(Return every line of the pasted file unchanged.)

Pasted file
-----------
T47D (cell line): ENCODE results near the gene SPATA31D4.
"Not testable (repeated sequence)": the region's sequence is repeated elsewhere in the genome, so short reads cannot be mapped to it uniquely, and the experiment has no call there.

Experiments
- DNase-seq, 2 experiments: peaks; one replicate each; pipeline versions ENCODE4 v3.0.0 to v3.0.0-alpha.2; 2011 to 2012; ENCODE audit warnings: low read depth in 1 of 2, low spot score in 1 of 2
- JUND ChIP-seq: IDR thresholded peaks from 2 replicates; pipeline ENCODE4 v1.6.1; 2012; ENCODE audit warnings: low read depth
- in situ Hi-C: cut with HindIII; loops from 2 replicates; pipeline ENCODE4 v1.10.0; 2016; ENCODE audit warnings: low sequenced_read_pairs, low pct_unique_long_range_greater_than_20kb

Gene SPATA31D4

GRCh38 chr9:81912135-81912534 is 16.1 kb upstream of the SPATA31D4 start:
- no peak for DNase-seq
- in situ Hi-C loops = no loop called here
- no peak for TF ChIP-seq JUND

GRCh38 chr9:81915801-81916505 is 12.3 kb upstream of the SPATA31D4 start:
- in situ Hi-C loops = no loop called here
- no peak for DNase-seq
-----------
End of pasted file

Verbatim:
T47D (cell line): ENCODE results near the gene SPATA31D4.
"Not testable (repeated sequence)": the region's sequence is repeated elsewhere in the genome, so short reads cannot be mapped to it uniquely, and the experiment has no call there.

Experiments
- DNase-seq, 2 experiments: peaks; one replicate each; pipeline versions ENCODE4 v3.0.0 to v3.0.0-alpha.2; 2011 to 2012; ENCODE audit warnings: low read depth in 1 of 2, low spot score in 1 of 2
- JUND ChIP-seq: IDR thresholded peaks from 2 replicates; pipeline ENCODE4 v1.6.1; 2012; ENCODE audit warnings: low read depth
- in situ Hi-C: cut with HindIII; loops from 2 replicates; pipeline ENCODE4 v1.10.0; 2016; ENCODE audit warnings: low sequenced_read_pairs, low pct_unique_long_range_greater_than_20kb

Gene SPATA31D4

GRCh38 chr9:81912135-81912534 is 16.1 kb upstream of the SPATA31D4 start:
- no peak for DNase-seq
- in situ Hi-C loops = no loop called here
- no peak for TF ChIP-seq JUND

GRCh38 chr9:81915801-81916505 is 12.3 kb upstream of the SPATA31D4 start:
- in situ Hi-C loops = no loop called here
- no peak for DNase-seq